Before the turn of the century, sugar was seen as a relatively normal food additive. Most of the health concerns of sugar are the result of relatively recent studies and were conducted with heavy resistance from the sugar industry. Companies that produce sugar and products with a high concentration of sugar have an obvious stake in the public’s perception of their product. This has resulted in a lack of public funding for the research. However, non-profit Universities and organizations that find their massive lobbying efforts suspicious have been picking up the bill for funding the research.
Potential Risks of Overconsumption
A diet that is high in sugar is regarded as a large factor in contributing to obesity. Sugar, by definition, are just carbohydrates. Carbs are an essential part of managing your weight, as they are easily stored in the fat cells of the body. Among nutritionists, sugars are often referred to as “empty calories” and though they often improve the taste of your food, they provide little nutritional gain in return.
Diabetes Type 1 & 2
Whether you are an adult or child, monitoring your sugar intake is essential from preventing the onset of diabetes. Although there are genetic factors that may increase or decrease your risk of developing diabetes, maintenance of the disease is very much centered around keeping your sugar intake to a minimum. Once again, this is because of the “cheap” energy that it gives your body(containing anywhere from 97 to 100% carbohydrates).
Dentists agree that limiting your exposure to sugar is one of the most important factors in preventing tooth decay. Your teeth are made of calcium, because of this, your teeth are susceptible to decay when exposed to acidic compounds. Granulated sugars, such as table sugar, are generally very acidic once dissolved in water. This increases the acidity of your mouth by introducing the substance into your saliva directly, but heavy use can also cause your saliva to become more acidic over time, further increasing your risk of tooth decay.
You have probably heard the term “sugar rush” before. Children are especially vulnerable to experiencing these bouts of hyperactivity due to the sweet substance, as their bodies are much smaller, but this link has not been verified by reliable studies. This is primarily due to researcher’s failure to differentiate between refined sugar and “free” sugars, found naturally in fruits and starchy foods. Additionally, the pancreas, liver, and kidneys of children are less developed than their adult counterparts, which makes them even more susceptible to juvenile onset diabetes.
Metabolic syndrome is an umbrella term for a collection of symptoms and is an area of ongoing medical research intrigue. Usually patients diagnosed with metabolic syndrome have three of the five following symptoms:
- Abdominal obesity
- High blood pressure
- High blood glucose levels
- High serum triglycerides
- Low HDL levels. (HDL is one of the measurements tested when you get your cholesterol checked, and stands for high-density lipoprotein.)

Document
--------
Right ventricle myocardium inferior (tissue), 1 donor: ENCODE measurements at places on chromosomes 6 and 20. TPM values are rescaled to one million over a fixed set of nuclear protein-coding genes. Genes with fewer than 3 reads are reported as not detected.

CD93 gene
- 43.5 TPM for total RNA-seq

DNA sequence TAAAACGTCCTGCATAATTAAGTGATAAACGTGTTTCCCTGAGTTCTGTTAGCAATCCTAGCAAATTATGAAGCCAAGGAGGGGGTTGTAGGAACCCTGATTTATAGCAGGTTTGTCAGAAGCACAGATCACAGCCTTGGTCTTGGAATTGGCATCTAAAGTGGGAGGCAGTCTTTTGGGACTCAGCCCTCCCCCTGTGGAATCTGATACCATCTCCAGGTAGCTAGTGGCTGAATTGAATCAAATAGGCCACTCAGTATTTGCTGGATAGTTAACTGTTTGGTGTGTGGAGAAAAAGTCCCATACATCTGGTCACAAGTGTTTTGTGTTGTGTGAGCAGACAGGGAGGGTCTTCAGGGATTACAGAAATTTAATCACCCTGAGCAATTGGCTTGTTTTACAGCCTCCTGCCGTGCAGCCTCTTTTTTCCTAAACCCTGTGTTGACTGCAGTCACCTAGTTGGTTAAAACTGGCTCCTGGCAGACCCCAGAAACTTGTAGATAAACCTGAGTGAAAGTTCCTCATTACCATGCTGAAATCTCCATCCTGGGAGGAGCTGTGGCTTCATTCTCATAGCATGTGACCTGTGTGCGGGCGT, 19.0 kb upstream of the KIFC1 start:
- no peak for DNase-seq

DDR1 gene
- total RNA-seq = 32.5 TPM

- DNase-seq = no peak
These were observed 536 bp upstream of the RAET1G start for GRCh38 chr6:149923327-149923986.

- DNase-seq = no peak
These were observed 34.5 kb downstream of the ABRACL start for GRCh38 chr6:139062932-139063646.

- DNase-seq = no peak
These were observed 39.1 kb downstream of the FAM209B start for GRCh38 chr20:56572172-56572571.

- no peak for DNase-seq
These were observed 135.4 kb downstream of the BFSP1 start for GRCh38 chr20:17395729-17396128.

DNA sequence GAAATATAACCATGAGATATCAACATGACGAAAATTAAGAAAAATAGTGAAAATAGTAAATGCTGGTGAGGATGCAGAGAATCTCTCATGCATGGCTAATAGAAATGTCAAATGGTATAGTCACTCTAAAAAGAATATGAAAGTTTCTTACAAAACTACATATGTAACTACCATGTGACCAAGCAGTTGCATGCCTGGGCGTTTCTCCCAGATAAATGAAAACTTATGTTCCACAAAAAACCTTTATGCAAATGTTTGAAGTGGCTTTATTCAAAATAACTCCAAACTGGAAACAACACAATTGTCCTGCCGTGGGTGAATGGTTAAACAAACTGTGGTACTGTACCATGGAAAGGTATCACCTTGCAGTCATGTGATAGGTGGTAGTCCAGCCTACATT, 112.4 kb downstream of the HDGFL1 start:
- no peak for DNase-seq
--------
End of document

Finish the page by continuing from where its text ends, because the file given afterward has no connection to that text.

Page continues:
Metabolic syndrome comes with an inherent risk of developing cardiovascular disease and type 2 diabetes, each of which can have life altering consequences. Cardiovascular diseases include congestive heart failure, heart attacks, and strokes. Type 2 diabetes is a condition that causes insulin resistance, insulin is the chemical that your body produces to ensure that the sugars and carbohydrates you ingest are digested properly.
Trying to take sugar out of your diet can be difficult, as so many of the foods offered to us contain it. Luckily, due to recent public attention to the over-consumption, there have been an influx of sweetening alternatives.
Whether it is your favorite blended coffee or a regular can of cola, many of our favorite drinks contain a large amount of sugar. This is especially true of energy drinks, as they contain large amounts of sugar to cut the bitter taste of the B Vitamins, Ginseng, or Taurine within them. Sports drinks are often just as bad. Since they are designed to replenish your body’s electrolytes, they contain a high amount of salt. Manufacturers offset the salty taste by adding a heavy amounts of sugar to make the drink more appealing. More often than not, your favorite brand of sports drinks has a line of less sugary alternatives.
Muffins and doughnuts seem to make great on-the-go breakfasts, but often contain high concentrations of sugar. Although it is not common to find sugar-free options for these breakfast foods in most stores, they do exist. If you don’t mind doing the prep-work yourself, there are hundreds of growing online communities that post their sugar-free recipes for baked goods, often using non-sugar sweeteners as an alternative.
If you have a sweet tooth, one of the best ways to limit your exposure to sugar is to try and replacing your favorite treats with sugar-free alternatives. Usually, your local pharmacy will carry a large selection of sugar-free candies and snacks, as they are highly requested by people managing their diabetes. They can also be found in bulk online. Unfortunately, some of the products that are used to sweeten these candies are rather synthetic and leave a slight aftertaste. From my own experience, if you can’t stand the after taste they give, I recommend the candies that are spicy or sour. Cinnamon or lemon drops are best, as they require the least amount of artificial sweetening.